Tempe is about to unleash the most disruptive parts of some ongoing construction projects this summer.
The city will severely narrow several intersections for weeks at a time, timing the projects to take advantage of the drop in traffic once Arizona State University classes adjourn for the summer.
The first big restriction starts May 14 at Apache Boulevard and McClintock Drive. Drivers won’t be able to go straight on McClintock Drive so workers can lay Metro lightrail tracks down the middle of Apache.
The work will last two weeks. The city could have built the tracks across the intersection in stages to make it less disruptive, but that would have made the project drag on longer.
“What we hear from businesses for the most part is: Get in and get it done as fast as you can instead of dragging it out,” said Amanda Nelson, a city transportation spokeswoman.
The city did the same thing this winter while building Metro tracks across Rural Road. This project is the last extensive intersection closure in Tempe for track construction.
The city will use the quicker-is-better approach for another project at Scottsdale and Curry roads. The city is replacing a 42-inch water line with a 60-inch pipe to accommodate planned growth in the area, and needs to close part of the intersection starting July 9.
The work will take three weeks but could stretch to five if workers run into unmapped utility lines, said Don Hawkes, Tempe’s water utilities manager.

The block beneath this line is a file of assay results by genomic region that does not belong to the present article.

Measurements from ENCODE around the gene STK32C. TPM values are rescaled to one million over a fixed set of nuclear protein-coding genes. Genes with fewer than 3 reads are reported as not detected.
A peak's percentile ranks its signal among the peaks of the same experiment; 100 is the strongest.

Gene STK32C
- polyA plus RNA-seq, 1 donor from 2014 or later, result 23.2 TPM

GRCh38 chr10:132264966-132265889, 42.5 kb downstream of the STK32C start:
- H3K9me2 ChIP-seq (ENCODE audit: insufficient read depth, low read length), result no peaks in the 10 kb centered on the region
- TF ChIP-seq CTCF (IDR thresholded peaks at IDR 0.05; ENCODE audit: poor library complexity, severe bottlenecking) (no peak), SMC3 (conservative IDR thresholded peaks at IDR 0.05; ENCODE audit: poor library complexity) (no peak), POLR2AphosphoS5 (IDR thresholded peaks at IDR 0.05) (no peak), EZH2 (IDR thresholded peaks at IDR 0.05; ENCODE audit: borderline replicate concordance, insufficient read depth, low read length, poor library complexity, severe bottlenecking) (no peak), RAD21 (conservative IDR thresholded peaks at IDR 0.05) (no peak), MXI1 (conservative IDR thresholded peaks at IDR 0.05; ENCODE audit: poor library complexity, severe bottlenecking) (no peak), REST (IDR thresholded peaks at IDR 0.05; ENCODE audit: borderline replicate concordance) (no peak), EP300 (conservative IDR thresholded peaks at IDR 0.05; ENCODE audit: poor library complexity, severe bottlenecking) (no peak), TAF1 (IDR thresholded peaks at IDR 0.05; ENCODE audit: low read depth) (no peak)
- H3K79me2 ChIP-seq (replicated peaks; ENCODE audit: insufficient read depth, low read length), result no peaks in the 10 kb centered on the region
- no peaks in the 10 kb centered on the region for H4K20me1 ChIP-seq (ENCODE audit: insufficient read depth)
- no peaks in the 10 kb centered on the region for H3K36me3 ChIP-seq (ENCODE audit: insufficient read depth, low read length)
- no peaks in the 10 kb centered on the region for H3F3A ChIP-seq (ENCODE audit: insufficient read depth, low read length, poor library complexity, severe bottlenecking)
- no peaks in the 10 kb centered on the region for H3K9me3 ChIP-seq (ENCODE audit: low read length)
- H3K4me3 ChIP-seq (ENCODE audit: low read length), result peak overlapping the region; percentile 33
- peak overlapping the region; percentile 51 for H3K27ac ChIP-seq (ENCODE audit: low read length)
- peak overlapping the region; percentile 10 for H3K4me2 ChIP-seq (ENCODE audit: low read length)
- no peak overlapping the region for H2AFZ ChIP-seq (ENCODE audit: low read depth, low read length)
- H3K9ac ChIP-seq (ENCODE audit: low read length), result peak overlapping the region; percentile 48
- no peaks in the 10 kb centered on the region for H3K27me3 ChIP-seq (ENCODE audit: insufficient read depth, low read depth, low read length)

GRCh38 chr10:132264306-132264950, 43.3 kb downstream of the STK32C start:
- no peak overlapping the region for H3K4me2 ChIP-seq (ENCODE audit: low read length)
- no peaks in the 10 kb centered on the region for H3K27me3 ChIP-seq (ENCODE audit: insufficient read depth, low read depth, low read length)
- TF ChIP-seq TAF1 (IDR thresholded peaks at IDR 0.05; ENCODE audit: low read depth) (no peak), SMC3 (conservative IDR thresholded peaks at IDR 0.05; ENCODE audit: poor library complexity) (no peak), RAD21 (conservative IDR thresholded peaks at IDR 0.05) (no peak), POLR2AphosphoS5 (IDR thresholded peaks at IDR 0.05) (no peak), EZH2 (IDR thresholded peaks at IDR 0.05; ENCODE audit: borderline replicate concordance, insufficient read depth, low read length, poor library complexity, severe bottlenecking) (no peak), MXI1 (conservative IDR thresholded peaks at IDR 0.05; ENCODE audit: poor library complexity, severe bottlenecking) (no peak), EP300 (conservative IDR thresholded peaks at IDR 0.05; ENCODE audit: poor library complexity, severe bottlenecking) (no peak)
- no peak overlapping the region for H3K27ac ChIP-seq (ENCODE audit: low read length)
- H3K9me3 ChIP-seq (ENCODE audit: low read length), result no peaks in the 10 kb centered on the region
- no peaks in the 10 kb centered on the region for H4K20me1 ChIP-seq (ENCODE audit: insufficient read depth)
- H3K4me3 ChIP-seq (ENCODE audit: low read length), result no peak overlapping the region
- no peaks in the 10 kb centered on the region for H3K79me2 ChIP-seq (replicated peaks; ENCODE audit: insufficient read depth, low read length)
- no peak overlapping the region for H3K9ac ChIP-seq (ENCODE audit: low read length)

The city could have allowed more traffic to flow by staging the project differently, Hawkes said, but that would have stretched out the work over 10 weeks.
Drivers won’t be able to go straight through the intersection on either road. They’ll have to make right turns instead. However, southbound Scottsdale Road will dead-end at the intersection, so Scottsdale will only be open to local traffic south of McKellips Road.
About 47,000 vehicles a day pass Curry on Scottsdale Road. Curry carries about 14,000 vehicles a day.
This summer will bring an end to a year-long project on University Drive to replace water and sewer lines. Most of that work is done, but the city needs to replace brick pavers at the intersection of Mill Avenue and University after replacing pipes there.
Officials could have fixed this earlier but decided to wait for ASU’s summer break, said Ron Coleman, a water department employee.
Crews will restrict the intersection to one lane in each direction from May 14 to May 25. Workers will only replace pavers torn out for the water line work, which is far more complicated than just paving with asphalt.
Because the pavers don’t wear evenly, the city had to number and map each paver and reinstall it in the same place to ensure a smooth ride.
“It’s a jigsaw puzzle,” Coleman said.